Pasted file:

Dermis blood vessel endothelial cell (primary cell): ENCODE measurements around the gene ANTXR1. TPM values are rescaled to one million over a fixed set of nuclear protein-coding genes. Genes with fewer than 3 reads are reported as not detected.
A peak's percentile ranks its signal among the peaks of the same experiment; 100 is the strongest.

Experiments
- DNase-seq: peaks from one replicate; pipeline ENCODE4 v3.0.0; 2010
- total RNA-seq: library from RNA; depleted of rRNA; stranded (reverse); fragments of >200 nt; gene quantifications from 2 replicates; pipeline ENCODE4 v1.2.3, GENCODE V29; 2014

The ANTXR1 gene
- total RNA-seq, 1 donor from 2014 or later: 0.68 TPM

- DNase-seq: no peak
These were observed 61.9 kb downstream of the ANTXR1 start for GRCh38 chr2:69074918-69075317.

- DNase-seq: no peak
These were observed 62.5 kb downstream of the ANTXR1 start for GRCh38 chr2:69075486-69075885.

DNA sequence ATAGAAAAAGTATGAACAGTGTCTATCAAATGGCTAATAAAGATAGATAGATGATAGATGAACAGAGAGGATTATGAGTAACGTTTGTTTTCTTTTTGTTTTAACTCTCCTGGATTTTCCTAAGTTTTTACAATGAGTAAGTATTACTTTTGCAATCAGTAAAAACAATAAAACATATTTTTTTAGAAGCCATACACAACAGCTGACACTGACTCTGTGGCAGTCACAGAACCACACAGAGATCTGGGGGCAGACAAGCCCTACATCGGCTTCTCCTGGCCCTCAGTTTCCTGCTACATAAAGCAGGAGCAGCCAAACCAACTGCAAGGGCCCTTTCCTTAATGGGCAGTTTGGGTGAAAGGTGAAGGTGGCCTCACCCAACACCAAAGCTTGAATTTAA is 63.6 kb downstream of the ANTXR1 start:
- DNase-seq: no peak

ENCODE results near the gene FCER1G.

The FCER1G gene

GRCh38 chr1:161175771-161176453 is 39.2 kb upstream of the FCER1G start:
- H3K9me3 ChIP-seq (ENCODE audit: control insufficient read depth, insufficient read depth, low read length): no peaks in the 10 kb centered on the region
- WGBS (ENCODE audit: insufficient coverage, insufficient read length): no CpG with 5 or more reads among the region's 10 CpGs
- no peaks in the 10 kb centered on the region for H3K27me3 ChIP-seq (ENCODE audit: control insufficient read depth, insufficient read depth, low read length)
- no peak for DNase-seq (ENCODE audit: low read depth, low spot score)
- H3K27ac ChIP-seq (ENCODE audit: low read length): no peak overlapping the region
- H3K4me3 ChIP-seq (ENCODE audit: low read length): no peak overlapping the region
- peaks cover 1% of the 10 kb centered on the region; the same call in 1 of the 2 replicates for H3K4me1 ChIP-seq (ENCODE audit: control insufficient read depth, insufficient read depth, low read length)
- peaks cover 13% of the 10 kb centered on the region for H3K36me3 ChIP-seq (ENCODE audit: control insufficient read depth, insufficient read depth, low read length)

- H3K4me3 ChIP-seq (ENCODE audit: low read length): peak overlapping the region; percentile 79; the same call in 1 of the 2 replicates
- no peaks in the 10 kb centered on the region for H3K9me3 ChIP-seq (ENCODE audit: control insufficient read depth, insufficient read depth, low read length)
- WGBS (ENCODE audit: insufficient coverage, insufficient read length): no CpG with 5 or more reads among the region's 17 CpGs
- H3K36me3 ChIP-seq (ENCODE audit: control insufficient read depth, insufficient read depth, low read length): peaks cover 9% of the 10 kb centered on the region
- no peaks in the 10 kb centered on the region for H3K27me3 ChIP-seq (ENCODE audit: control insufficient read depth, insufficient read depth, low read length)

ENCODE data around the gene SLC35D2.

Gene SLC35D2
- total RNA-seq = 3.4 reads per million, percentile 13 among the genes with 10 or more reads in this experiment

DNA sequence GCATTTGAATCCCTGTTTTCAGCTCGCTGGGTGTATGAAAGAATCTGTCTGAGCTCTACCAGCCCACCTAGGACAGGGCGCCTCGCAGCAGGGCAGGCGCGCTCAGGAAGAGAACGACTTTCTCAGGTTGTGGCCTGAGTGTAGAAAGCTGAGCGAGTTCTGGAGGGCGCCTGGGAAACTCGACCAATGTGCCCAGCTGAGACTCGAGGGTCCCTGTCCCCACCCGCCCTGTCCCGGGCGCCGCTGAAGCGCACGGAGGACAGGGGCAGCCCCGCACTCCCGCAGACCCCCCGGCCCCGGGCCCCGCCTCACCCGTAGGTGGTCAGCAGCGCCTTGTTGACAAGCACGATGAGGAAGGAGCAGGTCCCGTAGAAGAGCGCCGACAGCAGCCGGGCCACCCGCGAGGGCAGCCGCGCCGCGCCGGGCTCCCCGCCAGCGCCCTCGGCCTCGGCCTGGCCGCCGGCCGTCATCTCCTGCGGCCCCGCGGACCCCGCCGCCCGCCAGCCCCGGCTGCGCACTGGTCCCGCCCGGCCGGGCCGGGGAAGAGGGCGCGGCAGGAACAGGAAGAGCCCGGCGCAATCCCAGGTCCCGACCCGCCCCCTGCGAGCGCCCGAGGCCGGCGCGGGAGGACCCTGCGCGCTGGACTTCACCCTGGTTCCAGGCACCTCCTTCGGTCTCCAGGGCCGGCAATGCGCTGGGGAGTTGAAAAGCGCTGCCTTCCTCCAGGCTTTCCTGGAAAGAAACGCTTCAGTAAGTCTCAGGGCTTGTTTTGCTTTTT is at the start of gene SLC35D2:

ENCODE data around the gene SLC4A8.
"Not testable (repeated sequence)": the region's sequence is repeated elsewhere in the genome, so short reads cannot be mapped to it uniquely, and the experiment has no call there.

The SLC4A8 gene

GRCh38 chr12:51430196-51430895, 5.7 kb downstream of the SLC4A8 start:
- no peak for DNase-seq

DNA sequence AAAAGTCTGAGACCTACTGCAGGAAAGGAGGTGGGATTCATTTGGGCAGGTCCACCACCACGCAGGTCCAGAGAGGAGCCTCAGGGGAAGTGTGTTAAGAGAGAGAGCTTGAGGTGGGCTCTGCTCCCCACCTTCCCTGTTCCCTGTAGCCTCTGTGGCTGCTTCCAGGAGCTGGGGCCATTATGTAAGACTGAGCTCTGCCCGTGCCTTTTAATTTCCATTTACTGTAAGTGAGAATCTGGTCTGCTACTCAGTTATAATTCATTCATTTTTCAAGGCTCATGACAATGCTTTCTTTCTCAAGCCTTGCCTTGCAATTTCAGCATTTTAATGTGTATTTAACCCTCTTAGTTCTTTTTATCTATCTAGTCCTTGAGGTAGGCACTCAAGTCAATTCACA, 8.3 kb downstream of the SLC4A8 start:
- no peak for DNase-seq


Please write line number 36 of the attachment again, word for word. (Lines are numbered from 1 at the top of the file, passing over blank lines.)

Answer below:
The SLC4A8 gene